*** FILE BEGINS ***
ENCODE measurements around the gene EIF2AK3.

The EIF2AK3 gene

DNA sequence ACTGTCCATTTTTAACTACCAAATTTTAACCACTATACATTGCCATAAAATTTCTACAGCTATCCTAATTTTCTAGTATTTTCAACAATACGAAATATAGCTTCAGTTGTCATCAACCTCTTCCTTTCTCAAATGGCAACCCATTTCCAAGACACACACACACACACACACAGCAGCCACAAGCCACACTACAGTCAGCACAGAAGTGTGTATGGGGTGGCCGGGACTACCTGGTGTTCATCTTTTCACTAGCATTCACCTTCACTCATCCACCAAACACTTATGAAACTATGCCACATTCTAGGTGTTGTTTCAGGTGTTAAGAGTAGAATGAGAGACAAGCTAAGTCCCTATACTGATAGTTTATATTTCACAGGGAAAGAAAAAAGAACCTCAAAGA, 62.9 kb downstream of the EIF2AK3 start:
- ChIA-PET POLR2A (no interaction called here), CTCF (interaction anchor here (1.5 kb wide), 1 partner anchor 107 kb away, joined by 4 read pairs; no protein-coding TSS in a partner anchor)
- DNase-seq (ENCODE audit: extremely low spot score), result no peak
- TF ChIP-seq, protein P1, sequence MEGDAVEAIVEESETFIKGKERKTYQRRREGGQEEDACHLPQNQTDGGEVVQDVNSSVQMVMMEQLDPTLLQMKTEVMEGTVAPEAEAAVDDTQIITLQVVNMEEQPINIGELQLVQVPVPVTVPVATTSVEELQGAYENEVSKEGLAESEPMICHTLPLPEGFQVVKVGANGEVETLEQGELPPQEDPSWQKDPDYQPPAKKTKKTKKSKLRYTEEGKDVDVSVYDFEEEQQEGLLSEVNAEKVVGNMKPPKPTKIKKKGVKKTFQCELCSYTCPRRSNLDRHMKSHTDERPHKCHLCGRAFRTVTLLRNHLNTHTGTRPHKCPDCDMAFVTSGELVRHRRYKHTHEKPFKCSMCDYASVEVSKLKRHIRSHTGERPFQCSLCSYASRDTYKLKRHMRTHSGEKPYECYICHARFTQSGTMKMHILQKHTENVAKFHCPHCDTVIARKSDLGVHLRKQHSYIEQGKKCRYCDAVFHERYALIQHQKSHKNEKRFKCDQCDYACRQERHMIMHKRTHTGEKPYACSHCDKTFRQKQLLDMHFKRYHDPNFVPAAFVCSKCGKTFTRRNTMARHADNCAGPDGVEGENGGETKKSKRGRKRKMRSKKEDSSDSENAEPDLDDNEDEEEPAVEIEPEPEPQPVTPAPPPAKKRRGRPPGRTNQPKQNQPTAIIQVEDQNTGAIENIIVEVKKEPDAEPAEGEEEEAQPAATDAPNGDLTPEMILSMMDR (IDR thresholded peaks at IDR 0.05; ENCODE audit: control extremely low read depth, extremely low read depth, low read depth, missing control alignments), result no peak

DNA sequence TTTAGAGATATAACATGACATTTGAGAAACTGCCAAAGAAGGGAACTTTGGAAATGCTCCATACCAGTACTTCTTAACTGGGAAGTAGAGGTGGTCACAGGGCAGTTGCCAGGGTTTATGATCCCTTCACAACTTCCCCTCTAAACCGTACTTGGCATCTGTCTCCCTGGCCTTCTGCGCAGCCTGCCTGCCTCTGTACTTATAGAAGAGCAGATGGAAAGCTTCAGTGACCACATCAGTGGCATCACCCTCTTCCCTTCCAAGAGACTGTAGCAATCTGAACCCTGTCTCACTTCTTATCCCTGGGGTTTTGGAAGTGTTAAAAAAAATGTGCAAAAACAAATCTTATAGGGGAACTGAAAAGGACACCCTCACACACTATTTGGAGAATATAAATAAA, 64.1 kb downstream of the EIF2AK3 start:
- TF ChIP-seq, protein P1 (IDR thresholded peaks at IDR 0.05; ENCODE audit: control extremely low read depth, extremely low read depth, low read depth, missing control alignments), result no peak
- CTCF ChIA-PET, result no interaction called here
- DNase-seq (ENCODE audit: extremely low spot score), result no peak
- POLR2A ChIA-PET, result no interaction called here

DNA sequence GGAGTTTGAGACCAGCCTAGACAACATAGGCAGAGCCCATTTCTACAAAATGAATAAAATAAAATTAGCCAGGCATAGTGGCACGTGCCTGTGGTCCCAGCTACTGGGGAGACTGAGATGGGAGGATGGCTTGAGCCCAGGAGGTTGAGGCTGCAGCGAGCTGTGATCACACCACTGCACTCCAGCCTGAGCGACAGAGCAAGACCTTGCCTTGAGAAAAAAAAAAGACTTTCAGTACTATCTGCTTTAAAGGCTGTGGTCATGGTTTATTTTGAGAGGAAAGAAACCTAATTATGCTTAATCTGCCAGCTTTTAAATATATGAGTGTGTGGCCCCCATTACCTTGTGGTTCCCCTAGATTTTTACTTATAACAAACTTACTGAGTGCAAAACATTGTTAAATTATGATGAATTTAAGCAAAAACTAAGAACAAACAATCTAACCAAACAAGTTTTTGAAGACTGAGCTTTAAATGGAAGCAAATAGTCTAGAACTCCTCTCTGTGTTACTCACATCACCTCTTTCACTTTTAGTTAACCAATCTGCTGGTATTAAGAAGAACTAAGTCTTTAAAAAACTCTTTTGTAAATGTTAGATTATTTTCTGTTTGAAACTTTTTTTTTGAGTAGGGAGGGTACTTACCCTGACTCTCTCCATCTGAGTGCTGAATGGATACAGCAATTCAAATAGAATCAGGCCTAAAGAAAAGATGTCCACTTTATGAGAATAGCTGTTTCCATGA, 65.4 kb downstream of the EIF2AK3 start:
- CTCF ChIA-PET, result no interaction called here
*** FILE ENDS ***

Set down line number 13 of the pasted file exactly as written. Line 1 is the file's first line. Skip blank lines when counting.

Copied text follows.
- CTCF ChIA-PET, result no interaction called here